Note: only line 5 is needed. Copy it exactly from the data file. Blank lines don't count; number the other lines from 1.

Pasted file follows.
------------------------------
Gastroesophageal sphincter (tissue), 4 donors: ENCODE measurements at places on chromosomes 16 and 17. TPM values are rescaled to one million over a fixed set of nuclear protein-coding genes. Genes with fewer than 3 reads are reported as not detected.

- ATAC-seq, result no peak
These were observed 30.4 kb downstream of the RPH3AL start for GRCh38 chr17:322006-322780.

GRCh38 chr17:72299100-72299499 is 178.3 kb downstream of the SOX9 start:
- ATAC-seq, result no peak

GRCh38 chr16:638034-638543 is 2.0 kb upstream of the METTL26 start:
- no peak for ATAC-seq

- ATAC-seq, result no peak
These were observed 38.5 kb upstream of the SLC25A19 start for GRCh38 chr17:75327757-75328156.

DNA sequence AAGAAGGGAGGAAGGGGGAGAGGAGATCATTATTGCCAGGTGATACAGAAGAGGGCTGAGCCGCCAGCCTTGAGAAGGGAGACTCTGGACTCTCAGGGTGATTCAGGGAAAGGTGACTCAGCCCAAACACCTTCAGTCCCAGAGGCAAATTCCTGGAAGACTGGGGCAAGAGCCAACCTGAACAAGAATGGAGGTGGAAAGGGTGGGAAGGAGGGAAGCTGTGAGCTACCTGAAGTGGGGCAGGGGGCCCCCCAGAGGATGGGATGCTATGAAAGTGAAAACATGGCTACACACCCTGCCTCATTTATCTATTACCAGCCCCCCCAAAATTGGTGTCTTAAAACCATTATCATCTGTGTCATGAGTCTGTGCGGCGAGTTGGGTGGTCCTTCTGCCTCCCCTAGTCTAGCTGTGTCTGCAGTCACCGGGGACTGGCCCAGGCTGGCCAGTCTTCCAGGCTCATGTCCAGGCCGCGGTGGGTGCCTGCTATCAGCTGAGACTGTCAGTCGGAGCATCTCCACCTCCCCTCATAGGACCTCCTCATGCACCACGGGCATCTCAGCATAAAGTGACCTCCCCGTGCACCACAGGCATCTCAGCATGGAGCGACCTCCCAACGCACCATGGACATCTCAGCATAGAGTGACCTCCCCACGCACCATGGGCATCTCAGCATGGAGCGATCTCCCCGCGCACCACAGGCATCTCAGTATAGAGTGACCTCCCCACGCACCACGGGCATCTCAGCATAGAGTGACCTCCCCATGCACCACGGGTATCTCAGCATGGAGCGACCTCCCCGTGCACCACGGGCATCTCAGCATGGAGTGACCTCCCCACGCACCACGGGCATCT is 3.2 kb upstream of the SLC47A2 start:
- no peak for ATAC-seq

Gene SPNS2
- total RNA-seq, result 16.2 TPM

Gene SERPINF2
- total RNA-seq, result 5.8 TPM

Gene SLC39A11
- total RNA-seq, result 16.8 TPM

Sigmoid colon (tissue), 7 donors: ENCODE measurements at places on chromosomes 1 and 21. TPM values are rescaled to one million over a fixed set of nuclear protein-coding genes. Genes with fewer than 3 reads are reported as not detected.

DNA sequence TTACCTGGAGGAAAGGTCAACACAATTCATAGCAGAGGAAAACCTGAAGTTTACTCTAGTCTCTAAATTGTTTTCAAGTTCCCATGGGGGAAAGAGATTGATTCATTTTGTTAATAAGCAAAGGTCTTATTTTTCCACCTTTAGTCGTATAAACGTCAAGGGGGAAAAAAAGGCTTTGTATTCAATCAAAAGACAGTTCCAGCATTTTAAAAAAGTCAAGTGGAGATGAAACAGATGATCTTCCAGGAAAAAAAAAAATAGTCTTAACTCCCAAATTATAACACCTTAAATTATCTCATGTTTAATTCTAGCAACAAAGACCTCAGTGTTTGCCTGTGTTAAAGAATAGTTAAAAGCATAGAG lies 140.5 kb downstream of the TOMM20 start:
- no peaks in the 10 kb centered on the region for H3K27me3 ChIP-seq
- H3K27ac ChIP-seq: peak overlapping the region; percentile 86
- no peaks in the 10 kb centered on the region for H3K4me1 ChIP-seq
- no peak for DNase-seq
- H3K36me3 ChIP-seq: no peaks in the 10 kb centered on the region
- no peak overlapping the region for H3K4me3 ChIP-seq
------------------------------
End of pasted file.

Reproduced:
- ATAC-seq, result no peak